Your Emotional Intelligence or EQ is your ability to understand other people, what motivates them and how to work cooperatively with them. You have the ability to understand and use your own emotions in positive ways to relieve stress, communicate effectively, empathize with others, overcome challenges and defuse conflict.
Can you improve your EQ? Yes you can:
- By practicing how you react to people
- Observe how others react to situations
- Self reflection on your own emotions
According to Daniel Goleman there are 5 key elements to EQ:
- Self Awareness
- Self Regulation
- Social Awareness
- Relationship Management
Element #1: Self Awareness
Over the years I’ve often heard… “he or she is just not self-aware”. Actually I’ve said it myself. Self Awareness is simply understanding how you feel, why you feel that way and how it impacts our behaviour. I say simple but it can be challenging for many. The good news it is something you can work on and develop.
How can you develop self-awareness?
Know what triggers your reactions to situations
Reflect on how you respond to situations
Think before you speak or act – give yourself time
Understand what makes you happy
Are there benefits? Absolutely
You will become a better leader
You will improve your happiness
You will grow as a person
You will have better relationships
Element #2: Self-Regulation and Emotional Intelligence
You’ve decided to do dry January and your friends invite you out for a drink. You decide to order a mocktail or non-alcoholic beer. This is an example of practicing self-regulation.
Self regulation is the ability to manage your thoughts, emotions, behaviours and actions.
There are 2 types of self-regulation:
Behavioural self regulation – how you respond to situations
Emotional self regulation – how you control your emotions
People who practice self-regulation have the following traits. They are:
Can you develop or improve self-regulation? Absolutely!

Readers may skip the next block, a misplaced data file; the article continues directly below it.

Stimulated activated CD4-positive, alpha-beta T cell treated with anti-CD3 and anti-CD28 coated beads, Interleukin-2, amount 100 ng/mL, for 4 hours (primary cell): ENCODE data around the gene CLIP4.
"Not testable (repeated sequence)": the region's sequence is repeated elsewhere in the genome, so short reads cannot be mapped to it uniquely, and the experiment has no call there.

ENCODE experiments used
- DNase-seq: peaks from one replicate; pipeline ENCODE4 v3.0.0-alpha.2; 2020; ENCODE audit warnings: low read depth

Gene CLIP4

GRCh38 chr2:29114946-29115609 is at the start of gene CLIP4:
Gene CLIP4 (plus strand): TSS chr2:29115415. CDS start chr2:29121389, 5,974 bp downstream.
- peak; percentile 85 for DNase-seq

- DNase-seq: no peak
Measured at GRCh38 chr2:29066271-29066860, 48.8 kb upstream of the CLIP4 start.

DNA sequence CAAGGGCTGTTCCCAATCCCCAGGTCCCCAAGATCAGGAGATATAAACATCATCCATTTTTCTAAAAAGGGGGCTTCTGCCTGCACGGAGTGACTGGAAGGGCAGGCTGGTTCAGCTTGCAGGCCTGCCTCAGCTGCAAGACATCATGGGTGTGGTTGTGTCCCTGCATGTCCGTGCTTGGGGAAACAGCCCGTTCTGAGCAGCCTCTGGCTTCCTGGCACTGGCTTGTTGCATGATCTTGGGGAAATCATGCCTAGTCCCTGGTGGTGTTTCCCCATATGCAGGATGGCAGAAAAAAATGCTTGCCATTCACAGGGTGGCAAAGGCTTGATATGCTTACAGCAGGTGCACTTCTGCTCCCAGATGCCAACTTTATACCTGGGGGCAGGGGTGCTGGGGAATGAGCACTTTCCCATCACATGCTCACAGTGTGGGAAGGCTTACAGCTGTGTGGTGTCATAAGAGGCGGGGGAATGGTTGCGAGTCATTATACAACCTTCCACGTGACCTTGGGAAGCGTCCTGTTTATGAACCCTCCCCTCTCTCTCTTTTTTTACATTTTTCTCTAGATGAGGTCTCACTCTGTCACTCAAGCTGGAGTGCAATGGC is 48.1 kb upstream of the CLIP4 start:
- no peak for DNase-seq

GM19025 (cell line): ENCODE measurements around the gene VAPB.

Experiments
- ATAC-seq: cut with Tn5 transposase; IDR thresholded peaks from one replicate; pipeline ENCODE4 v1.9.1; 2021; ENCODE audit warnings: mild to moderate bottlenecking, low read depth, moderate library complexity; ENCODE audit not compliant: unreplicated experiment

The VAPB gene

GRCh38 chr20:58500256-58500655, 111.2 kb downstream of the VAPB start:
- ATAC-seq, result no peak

Practice self-awareness (see last week’s post)
Be kind to yourself
What are the benefits of self-regulation?
A positive mindset
Stronger level of discipline to achieve goals
Element #3: Motivation and Emotional Intelligence
When discussing motivation as an element or skill of emotional intelligence, we are talking about intrinsic motivation. This means you are motivated by the act of doing something without any obvious external rewards like money. If you eat a chocolate – you are doing so for the joy of it. If you play tennis, you do it for the love of the game or for fun.
Why is intrinsic motivation a key element? It simply drives performance. Motivated people and leaders consistently work towards achieving goals and have high expectations of themselves.
Daniel Pink says “we are motivated by other forces: autonomy, mastery and purpose.” He defines these as:
“Autonomy: This is the need to self-direct.
Mastery: This is the intrinsic motivation to get better, to master a skill.
Purpose: This is the ability to connect to a larger cause, the highest form of motivation”
Can you develop intrinsic motivation? Absolutely!
Ask yourself why you are doing what you are do.
Do things you are passionate about.
Do things that make a difference to others – do something for the greater good
Element #4: Social Awareness
Social awareness as an element or skill of emotional intelligence, means that you understand how you react to different social situations and effectively modify your interactions with other people so that you achieve the best results.
According to Daniel Goleman the competencies associated with being socially aware are:
Empathy: understanding the other person’s emotions, needs and concerns.
Organizational Awareness: the ability to understand the politics within an organization and how these affect the people working in them.
Service: the ability to understand and meet the needs of clients and customers.
Can you develop your social awareness skills? Absolutely!
Listen, listen, listen – generally this is a great skill to develop but quite important when it comes to social awareness.
Repeat what is said to the person so that you are sure you heard what they intended to say.
Pay attention to the person’s tone.
Watch their body language.
Place yourself in other’s shoes.
Identify your own emotions.
Element #5: Relationship Management
Relationship Management as an element of EQ, means using your awareness of your own emotions and those of others to manage interactions successfully. Simply, it is about your interpersonal communication skills.
This is the aspect of your emotional intelligence that enables you to succeed in inspiring other people and helping them to reach their full potential. It is also important in negotiating successfully, resolving conflicts and working with others toward a shared goal.
According to Daniel Goleman the competencies associated with relationship management are:
Influence: persuading others.
Inspirational leadership: providing a vision that motivates others.
Developing others: providing feedback and building skills and knowledge.
Change catalyst: recognising the need for change and supporting the process.
Conflict management: Settling disputes, differences of opinion and misunderstanding.
Building bonds: creating and maintaining networks.
Teamwork and collaboration: building effective teams.
The stronger your emotional intelligence, the better you understand yourself which empowers you to make change happen.